“They had no conversation together, no intercourse but what the commonest civility required. Once so much to each other! Now nothing! There had been a time, when of all the large party now filling the drawing-room at Uppercross, they would have found it most difficult to cease to speak to one another. …there could have been no two hearts so open, no tastes so similar, no feelings so in unison, no countenances so beloved. Now they were as strangers; nay, worse than strangers, for they could never become acquainted.”
-from chapter 8
For eight years, Anne Elliot lived in regret, and with the painful knowledge that it was all her fault. For eight years, she continued to love Captain Wentworth, the man she was engaged to for a short time when she was nineteen. But he was a naval officer with nothing to offer her; she, the daughter of a baronet…they were too young, she would only hinder him from making his way in the world – such was the reasoning with which she was persuaded to give him up.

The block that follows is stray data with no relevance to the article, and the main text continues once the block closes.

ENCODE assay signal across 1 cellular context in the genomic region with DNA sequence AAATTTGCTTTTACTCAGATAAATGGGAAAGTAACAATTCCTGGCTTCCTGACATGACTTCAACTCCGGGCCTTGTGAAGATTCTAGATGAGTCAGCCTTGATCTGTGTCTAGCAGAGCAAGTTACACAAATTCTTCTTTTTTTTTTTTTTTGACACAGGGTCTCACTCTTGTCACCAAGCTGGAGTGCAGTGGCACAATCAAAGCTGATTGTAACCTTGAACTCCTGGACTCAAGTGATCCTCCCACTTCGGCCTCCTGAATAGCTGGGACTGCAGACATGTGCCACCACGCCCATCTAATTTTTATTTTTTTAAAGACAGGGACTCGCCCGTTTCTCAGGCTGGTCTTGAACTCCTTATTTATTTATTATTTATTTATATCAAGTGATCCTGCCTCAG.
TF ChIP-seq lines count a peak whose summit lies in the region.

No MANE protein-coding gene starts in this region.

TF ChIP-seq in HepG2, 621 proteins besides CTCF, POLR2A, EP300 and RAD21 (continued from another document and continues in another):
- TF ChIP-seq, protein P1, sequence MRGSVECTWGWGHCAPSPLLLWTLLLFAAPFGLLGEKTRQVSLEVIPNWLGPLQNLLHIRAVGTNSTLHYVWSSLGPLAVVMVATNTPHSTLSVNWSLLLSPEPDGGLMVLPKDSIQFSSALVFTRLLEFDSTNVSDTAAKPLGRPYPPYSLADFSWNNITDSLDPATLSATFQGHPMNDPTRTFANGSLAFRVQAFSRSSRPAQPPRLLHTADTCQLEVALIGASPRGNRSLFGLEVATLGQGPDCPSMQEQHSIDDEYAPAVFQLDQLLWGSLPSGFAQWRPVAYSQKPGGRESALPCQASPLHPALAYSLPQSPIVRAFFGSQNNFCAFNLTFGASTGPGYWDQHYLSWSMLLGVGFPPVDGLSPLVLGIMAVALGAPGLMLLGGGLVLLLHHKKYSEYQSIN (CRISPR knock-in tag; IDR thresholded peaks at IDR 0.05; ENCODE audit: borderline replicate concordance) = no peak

Now her family has to leave and rent out their house in order to repay debts. Anne is shocked to learn that the man – an admiral – who is to take the house is married to Captain Wentworth’s sister. By these means they are again in each other’s company. She knows nothing will come out of it except pain; on her side regret, on his side resentment.
To any other eye they were nothing to each other. To her eyes, it seemed that although Captain Wentworth remembered her, he had not forgiven her. So she watches…is forced to watch…while he ignores her and gives his attentions to another young lady.
This was Jane Austen’s last completed novel, published in 1818 (after her death) along with Northanger Abbey.
Oh, it’s a lovely story. I appreciate it much more now that I have read the book. It’s so touching! And I love knowing the whole story – something the movies did not provide. I can admire both Anne and Captain Wentworth more now, and their love story is much more meaningful, and delightful.
P.S. This is my 50th post! :)